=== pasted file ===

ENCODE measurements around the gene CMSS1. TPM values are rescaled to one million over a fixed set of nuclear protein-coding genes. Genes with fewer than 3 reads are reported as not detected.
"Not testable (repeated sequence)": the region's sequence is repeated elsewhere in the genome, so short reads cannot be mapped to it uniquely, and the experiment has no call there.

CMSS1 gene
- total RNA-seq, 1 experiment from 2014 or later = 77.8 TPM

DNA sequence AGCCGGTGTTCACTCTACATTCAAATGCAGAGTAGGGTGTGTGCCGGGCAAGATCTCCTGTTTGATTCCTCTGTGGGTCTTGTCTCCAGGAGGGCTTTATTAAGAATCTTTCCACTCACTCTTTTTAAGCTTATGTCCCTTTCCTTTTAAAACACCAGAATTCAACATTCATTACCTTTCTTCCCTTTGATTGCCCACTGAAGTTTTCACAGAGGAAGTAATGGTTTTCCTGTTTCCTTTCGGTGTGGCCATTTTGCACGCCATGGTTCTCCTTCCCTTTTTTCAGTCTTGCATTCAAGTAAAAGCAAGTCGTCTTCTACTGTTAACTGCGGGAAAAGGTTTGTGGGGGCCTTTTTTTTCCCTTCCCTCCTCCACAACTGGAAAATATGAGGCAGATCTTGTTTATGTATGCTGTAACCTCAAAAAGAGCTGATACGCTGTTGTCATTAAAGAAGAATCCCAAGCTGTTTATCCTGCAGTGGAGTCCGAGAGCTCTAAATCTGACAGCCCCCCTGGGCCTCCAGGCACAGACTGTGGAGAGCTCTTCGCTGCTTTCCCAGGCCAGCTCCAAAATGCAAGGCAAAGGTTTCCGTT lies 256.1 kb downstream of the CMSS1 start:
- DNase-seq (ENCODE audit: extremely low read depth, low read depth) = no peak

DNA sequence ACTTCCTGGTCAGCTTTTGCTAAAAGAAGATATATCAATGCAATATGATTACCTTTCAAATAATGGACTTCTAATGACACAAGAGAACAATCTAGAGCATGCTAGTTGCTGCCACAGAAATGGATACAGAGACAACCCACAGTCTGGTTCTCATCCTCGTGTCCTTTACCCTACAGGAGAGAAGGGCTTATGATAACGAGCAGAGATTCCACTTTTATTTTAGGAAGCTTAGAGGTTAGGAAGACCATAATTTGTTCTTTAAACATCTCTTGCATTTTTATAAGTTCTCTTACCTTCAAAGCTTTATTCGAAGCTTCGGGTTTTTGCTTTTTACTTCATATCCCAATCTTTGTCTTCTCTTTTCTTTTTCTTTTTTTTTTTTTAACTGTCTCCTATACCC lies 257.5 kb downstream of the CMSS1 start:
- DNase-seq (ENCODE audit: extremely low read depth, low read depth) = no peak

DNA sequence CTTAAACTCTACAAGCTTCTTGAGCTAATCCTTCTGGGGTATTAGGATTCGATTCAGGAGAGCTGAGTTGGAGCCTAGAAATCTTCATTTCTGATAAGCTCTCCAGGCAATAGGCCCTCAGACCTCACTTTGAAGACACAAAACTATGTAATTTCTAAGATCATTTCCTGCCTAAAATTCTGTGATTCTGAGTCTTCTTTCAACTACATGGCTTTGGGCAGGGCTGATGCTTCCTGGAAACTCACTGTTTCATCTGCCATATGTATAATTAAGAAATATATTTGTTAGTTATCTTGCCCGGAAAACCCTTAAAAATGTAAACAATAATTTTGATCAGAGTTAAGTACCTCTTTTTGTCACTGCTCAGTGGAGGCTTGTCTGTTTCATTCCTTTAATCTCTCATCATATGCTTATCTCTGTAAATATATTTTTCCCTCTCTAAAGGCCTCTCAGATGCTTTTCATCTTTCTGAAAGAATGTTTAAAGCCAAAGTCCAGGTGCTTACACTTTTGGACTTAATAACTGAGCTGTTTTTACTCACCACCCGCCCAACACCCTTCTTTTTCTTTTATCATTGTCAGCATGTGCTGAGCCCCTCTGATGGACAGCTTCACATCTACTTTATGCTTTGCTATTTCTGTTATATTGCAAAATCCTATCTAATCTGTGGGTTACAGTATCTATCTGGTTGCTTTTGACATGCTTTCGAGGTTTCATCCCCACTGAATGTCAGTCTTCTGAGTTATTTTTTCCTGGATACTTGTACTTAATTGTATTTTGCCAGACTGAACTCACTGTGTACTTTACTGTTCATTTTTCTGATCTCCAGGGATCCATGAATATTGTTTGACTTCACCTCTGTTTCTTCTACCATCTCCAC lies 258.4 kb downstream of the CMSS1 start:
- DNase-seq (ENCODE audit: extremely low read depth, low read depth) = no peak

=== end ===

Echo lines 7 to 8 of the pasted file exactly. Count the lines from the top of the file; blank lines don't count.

DNA sequence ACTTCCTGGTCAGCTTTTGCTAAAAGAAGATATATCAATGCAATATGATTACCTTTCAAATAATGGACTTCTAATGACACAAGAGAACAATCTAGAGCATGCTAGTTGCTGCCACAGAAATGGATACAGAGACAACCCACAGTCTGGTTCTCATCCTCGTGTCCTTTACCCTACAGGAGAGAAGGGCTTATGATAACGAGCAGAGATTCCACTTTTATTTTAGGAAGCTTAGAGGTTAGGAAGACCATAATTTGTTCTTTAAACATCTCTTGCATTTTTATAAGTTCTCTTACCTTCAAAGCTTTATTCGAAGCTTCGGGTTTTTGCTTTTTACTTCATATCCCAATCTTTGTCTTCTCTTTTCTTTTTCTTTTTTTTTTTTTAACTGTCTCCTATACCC lies 257.5 kb downstream of the CMSS1 start:
- DNase-seq (ENCODE audit: extremely low read depth, low read depth) = no peak